There have been times when the awarding of the Nobel Peace Prize seems political at best, pandering at worst. Nobel prizes, in various categories, including peace, are supposed to be awarded to the person or persons the Nobel committee believes have "done the most or the best work for fraternity between nations, for the abolition or reduction of standing armies and for the holding and promotion of peace congresses."
When Miss Ondia Mae died at 75, those of us who knew her marveled that she had managed to make it to the end of her life without winding up in the poorhouse.
KershawHealth's Strategic Plan, approved by the board of trustees earlier this year, makes it clear that various alliances are essential to the organization's future success in caring for our community. We must recognize that there are 13 not-for-profit and investor-owned hospitals within a 50-mile radius of Kershaw County and that, more specifically, KershawHealth competes with large healthcare systems in the Columbia metropolitan area. An openness to new ideas and new ways of partnering in a rapidly-evolving healthcare environment is the only strategy for success.
What's your first thought when you're driving down the road and you spot a hitchhiker?
During this holiday season, I'm thankful for:
WASHINGTON -- Don't tax you, don't tax me. Tax that feller behind the tree.
Well, folks, after more than three months of speculation, of debates, of arguing, bickering and online name calling, a grand jury in St. Louis County, Mo., finally came to a conclusion earlier this week. The 12-person panel was presented with and studied all the evidence in the case of the death of 18-year-old Michael Brown in August and concluded there were no indications that Ferguson, Mo., police officer Darren Wilson committed any crime when he shot and killed Brown.
Yes, I know it's only just Thanksgiving but, admit it, many of you will be getting out the holiday lights and wreaths from the attic this weekend or going to buy your Christmas tree! Here at the city, we've had to start early as it takes time for us to deck the halls for December. Our street and electric department crews have been diligently working to decorate for Christmas. Thanks to their efforts, we'll have embellished light poles throughout the city and a lot of lit trees, too.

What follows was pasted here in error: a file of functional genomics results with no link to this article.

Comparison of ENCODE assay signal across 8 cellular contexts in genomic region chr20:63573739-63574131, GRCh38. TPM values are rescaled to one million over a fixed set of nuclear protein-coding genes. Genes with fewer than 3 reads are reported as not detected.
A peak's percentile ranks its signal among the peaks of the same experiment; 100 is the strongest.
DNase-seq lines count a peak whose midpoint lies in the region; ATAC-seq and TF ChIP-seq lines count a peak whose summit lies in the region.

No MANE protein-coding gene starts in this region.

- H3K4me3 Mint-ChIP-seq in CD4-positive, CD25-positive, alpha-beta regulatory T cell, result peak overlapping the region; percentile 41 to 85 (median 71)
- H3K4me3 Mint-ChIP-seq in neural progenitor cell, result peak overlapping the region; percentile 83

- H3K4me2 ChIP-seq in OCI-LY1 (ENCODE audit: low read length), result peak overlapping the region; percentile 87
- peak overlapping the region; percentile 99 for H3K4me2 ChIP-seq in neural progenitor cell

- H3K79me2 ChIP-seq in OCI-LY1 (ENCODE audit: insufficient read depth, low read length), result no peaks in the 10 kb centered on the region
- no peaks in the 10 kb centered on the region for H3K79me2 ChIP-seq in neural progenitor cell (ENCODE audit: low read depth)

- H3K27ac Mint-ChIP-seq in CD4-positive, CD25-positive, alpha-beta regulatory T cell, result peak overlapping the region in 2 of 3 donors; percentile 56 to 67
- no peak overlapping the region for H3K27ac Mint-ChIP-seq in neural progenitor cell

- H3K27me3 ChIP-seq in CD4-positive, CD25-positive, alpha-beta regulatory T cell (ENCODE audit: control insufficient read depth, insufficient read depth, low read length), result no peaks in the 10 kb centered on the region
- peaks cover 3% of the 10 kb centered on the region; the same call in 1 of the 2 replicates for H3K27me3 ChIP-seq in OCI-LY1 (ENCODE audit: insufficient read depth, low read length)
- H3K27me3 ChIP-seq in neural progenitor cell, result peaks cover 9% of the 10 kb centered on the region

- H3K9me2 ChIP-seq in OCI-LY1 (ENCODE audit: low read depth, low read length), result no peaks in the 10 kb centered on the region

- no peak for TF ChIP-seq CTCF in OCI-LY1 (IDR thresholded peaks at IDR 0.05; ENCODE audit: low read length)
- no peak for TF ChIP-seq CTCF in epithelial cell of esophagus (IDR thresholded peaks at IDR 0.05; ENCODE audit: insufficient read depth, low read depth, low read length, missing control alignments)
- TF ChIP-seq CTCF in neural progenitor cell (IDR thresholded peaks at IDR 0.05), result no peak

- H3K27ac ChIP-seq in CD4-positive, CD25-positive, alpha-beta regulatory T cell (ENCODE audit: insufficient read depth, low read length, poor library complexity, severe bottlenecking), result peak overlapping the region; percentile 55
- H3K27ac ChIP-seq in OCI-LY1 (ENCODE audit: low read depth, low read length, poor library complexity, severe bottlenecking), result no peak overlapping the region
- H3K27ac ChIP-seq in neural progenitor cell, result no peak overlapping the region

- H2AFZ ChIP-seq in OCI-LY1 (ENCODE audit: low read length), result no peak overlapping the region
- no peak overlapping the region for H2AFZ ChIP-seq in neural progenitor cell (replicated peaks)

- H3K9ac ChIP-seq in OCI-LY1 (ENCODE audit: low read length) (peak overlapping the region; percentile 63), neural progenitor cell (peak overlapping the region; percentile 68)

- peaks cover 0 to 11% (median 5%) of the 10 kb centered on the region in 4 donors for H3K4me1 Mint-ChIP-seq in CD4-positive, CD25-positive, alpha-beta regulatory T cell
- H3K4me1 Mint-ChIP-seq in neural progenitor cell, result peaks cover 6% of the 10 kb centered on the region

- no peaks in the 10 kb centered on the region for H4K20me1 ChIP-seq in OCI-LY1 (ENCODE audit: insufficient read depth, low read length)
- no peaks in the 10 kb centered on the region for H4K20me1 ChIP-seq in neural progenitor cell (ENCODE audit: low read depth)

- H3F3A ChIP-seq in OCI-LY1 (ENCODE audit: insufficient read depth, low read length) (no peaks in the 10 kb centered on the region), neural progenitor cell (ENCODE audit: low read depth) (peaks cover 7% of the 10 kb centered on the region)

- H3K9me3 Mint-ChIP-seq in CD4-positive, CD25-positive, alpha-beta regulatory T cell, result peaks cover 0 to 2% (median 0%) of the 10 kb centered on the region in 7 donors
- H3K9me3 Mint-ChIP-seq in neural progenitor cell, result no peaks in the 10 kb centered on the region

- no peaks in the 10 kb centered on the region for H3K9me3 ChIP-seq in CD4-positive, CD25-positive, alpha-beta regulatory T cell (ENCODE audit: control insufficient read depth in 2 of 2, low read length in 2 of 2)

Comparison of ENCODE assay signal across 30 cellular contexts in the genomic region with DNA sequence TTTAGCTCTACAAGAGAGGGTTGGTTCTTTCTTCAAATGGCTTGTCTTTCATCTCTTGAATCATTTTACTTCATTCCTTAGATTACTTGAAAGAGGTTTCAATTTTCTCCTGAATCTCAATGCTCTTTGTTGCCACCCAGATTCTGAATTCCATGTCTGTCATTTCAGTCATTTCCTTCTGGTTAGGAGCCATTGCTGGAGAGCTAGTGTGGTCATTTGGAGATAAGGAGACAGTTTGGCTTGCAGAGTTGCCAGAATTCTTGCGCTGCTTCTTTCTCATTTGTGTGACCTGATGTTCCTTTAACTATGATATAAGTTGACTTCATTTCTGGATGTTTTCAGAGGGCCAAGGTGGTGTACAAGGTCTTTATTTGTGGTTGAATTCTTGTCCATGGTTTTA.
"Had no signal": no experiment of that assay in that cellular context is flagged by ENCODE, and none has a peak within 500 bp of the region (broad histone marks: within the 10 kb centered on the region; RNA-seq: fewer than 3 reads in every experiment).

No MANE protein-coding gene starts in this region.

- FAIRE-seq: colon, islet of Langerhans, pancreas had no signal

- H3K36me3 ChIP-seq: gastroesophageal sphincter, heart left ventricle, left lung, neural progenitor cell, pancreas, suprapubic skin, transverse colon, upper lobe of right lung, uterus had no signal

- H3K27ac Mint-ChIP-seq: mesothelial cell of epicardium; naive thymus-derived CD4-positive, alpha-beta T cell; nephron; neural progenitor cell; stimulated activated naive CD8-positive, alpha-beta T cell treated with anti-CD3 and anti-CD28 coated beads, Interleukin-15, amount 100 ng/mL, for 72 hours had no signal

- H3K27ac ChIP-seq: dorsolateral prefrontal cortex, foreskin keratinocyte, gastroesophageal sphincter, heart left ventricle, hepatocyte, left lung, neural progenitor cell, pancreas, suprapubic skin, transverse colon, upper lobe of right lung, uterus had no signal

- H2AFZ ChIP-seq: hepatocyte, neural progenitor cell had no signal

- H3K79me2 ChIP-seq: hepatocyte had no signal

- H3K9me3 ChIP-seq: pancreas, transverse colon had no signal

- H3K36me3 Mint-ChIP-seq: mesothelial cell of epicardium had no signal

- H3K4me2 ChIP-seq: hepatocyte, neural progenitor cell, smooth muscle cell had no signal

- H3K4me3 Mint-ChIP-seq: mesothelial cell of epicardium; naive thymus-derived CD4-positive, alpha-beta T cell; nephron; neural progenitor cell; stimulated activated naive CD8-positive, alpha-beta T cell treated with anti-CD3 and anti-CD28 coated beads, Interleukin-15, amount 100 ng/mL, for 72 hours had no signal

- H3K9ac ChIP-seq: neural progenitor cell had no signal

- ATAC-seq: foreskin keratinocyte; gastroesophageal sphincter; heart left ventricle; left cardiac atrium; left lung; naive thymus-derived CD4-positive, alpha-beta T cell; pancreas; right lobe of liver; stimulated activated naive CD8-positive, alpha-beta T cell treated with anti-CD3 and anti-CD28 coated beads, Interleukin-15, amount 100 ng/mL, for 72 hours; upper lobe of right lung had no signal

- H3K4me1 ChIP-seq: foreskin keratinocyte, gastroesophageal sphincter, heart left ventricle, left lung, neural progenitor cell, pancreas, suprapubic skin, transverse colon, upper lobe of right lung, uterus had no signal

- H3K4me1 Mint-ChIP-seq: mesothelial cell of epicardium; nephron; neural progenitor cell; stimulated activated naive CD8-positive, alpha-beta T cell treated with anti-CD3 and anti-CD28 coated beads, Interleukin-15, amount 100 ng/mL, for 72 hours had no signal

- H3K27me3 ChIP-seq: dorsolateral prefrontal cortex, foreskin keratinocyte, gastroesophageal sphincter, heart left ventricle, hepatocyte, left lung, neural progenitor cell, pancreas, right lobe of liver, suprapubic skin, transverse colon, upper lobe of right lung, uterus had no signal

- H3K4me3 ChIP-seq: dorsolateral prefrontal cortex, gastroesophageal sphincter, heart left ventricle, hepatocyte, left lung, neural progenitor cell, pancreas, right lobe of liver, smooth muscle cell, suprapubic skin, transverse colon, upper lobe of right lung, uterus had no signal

As much as I love Christmas, I have to give Thanksgiving just as much acknowledgement -- unlike a lot of television networks.
Gov. Haley recently took an 11-day trip to India. There are some who are grumbling, calling her trip just another post-election junket by a politician.
WASHINGTON -- By now, most Americans probably have formed an opinion about what comedian Bill Cosby did or didn't do sexually to or with at least 16 women beginning in the 1960s.
A long, long time ago... oh, wait, that's another pop culture reference.
It started accidentally. Some good ideas and memorable moments are like that. They aren't planned. They're born, bringing with them an ability to nudge a way naturally into our lives and become a tradition.
As a part of writing this column, I go to lots of meetings, community events and conferences all across the state in my never ending search to find out about the people, businesses and community groups that are doing good and important things to make our state better.